Indifference principle and anthropic principle in cosmology

Abstract
The successes scored by the big bang model of cosmic evolution in the 1960’s led to an intensive application of quantum theory to the problem of how the expansion might have begun and what its likely first stages were. It seemed as though an incredibly precise setting of the initial conditions would have been needed in order that a long-lived galactic universe containing heavy elements might develop. One response was to suppose that the fine-tuning could somehow be explained by the presence of humans in the universe. This ran quite counter to the traditional supposition, according to which an initial "chaos" was sufficient. This essay outlines the history of the two principles, argues that the so-called "weak" anthropic principle is banal, distinguishes between two sorts of anthropic explanation, and assesses the prospects of the anthropic turn in cosmology. (edited)
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References found in this work BETA
John Leslie (1982). Anthropic Principle, World Ensemble, Design. American Philosophical Quarterly 19 (2):141 - 151.
Ernan McMullin (1968). Cosmic Order in Plato and Aristotle. In Paul Grimley Kuntz (ed.), The Concept of Order. Seattle, Published for Grinnell College by the University of Washington Press. 63--76.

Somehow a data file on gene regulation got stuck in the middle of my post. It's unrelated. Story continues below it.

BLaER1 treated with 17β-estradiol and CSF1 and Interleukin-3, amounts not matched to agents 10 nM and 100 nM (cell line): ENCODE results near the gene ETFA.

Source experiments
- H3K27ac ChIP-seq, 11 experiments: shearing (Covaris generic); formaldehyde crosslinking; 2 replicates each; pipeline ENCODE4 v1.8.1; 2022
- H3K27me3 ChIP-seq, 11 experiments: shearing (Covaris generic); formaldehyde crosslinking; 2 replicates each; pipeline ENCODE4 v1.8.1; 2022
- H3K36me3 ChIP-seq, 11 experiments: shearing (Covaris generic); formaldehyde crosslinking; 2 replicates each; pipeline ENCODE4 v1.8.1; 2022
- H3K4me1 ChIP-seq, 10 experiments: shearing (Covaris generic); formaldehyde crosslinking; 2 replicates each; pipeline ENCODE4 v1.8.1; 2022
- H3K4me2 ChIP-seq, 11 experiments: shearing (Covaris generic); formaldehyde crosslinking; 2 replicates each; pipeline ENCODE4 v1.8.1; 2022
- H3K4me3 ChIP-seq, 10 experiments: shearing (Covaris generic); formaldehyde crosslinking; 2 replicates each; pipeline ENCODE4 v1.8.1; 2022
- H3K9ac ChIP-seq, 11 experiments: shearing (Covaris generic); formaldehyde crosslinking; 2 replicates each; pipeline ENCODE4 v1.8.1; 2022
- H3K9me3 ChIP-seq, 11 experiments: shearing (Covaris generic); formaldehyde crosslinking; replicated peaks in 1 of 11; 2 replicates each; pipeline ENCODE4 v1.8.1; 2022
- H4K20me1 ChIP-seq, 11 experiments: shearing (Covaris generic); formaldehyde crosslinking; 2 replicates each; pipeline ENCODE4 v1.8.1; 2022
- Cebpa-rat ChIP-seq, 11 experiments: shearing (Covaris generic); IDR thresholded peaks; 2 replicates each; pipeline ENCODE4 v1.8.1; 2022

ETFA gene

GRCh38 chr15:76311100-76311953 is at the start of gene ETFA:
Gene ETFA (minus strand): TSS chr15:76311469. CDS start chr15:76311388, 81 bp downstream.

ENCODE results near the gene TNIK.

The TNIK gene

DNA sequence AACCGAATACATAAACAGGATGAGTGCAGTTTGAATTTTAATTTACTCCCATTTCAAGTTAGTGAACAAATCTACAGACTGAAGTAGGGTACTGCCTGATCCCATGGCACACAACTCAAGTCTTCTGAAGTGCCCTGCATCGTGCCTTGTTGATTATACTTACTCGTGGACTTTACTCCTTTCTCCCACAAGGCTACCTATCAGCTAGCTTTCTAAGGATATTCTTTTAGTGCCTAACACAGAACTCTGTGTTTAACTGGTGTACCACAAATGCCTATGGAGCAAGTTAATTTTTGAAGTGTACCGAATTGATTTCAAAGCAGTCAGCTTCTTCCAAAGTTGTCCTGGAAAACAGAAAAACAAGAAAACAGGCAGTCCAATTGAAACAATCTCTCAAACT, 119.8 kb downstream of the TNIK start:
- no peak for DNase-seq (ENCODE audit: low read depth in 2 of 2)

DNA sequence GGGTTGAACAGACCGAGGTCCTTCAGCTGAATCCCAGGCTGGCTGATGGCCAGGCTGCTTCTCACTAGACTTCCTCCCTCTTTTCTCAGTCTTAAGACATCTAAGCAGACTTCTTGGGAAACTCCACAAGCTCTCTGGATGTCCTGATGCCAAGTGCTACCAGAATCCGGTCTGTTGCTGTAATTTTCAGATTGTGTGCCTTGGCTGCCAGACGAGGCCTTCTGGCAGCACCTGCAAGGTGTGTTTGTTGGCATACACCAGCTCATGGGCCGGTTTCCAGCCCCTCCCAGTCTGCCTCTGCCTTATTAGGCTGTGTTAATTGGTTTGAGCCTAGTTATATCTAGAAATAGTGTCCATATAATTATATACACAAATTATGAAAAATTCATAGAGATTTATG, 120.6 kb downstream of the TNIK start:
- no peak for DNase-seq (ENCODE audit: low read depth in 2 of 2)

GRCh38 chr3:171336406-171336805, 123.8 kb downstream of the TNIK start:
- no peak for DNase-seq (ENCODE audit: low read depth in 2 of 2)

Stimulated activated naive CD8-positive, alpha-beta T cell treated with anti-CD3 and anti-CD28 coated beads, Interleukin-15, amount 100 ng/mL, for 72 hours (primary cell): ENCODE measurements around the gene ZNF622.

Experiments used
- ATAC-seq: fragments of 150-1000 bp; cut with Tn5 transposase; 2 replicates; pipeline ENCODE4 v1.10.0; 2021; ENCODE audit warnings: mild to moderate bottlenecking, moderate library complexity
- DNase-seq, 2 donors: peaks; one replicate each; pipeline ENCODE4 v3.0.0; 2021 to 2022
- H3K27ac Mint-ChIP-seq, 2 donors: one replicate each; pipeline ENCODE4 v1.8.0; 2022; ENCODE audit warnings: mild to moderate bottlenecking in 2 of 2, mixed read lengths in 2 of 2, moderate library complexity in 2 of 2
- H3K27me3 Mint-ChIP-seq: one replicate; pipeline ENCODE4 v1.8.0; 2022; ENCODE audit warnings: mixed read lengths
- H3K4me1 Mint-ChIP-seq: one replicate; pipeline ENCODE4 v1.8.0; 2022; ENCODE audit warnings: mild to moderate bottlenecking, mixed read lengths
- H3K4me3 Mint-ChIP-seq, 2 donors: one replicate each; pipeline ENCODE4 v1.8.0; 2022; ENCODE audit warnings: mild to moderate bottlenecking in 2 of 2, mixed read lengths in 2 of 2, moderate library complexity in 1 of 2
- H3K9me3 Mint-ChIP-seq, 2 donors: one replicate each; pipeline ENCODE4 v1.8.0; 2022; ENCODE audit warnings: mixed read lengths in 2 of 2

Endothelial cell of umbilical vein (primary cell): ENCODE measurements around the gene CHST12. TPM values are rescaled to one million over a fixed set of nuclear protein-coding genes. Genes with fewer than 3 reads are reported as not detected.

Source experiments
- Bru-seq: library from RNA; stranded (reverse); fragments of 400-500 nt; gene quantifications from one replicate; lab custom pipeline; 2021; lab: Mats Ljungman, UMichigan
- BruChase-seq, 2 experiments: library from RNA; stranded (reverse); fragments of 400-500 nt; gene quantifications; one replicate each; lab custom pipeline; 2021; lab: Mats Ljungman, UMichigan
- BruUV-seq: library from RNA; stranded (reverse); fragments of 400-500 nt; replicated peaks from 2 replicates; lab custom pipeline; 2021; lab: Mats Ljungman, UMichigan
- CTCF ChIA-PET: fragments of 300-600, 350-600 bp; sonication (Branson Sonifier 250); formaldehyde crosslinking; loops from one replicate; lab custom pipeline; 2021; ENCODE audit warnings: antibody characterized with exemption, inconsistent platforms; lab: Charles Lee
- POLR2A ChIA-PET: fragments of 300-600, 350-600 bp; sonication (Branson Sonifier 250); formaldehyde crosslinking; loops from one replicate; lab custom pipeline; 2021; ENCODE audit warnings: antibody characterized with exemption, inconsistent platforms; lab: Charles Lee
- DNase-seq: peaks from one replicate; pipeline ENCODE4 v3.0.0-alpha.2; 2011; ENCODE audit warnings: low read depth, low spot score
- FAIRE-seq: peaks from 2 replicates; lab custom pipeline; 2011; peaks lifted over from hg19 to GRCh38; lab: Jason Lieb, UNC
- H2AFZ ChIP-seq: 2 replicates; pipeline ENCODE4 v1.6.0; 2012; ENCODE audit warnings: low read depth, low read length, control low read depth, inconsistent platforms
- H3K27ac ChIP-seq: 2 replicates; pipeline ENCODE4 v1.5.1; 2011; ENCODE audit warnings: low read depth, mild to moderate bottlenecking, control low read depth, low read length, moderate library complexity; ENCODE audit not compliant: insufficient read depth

Ernan McMullin (1988). Natural Science and Belief in a Creator: Historical Notes. In Robert J. Russell, William R. Stoeger & George V. Coyne (eds.), Physics, Philosophy, and Theology: A Common Quest for Understanding. University of Notre Dame Press [Distributor]. 49--79.
Citations of this work BETA
Chris McClellan (2001). The Legacy of Georges Cuvier in Auguste Comte's Natural Philosophy. Studies in History and Philosophy of Science Part A 32 (1):1-29.
Jeremy Butterfield (forthcoming). On Under-Determination in Cosmology. Studies in History and Philosophy of Science Part B: Studies in History and Philosophy of Modern Physics.
Similar books and articles
Frank J. Tipler (1988). The Anthropic Principle: A Primer for Philosophers. PSA: Proceedings of the Biennial Meeting of the Philosophy of Science Association 1988:27 - 48.
S. Roush (2003). Copernicus, Kant, and the Anthropic Cosmological Principles. Studies in History and Philosophy of Science Part B 34 (1):5-35.
John Leslie (1986). Anthropic Explanations in Cosmology. PSA: Proceedings of the Biennial Meeting of the Philosophy of Science Association 1986:87 - 95.
Patrick A. Wilson (1994). Carter on Anthropic Principle Predictions. British Journal for the Philosophy of Science 45 (1):241-253.
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